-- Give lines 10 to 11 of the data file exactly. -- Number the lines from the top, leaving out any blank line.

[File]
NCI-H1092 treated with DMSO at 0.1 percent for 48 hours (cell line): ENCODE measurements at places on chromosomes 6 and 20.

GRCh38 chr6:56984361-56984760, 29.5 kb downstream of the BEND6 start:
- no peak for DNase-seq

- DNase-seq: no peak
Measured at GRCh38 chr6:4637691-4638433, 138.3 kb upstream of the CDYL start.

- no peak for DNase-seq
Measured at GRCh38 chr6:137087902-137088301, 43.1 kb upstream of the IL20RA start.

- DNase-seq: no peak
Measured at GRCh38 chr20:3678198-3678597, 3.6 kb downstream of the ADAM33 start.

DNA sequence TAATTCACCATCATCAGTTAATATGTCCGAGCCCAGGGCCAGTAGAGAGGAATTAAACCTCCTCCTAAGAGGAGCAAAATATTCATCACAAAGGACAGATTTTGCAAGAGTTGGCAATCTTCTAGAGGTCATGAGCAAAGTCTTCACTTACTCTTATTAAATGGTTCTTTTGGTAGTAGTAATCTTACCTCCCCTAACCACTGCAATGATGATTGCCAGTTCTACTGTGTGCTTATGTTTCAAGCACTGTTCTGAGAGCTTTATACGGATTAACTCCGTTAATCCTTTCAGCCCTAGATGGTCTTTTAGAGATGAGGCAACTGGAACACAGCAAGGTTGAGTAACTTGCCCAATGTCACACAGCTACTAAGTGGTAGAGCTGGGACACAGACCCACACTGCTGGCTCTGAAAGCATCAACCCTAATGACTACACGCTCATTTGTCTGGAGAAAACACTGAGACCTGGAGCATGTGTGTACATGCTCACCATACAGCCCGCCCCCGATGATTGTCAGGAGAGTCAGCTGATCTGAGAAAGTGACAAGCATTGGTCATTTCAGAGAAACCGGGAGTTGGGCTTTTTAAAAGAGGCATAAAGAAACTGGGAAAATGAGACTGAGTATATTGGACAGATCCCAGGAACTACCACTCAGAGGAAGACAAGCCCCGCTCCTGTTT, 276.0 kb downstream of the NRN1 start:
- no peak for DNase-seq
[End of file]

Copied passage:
DNA sequence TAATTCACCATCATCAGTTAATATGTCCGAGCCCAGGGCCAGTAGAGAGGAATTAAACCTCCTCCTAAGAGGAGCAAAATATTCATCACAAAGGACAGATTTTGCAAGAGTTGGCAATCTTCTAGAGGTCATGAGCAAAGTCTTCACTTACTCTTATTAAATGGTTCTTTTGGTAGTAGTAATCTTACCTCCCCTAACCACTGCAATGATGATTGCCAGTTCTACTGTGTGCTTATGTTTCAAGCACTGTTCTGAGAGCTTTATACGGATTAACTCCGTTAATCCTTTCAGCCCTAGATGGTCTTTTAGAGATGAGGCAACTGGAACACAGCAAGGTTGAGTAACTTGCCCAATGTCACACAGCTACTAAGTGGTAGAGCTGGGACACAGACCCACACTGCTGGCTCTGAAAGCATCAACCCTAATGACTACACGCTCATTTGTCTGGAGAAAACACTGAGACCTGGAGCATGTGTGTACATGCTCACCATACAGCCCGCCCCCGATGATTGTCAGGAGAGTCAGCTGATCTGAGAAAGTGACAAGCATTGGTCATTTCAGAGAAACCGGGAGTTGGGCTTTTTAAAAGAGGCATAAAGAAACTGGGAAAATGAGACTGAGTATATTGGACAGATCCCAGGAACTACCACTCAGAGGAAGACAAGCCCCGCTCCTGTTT, 276.0 kb downstream of the NRN1 start:
- no peak for DNase-seq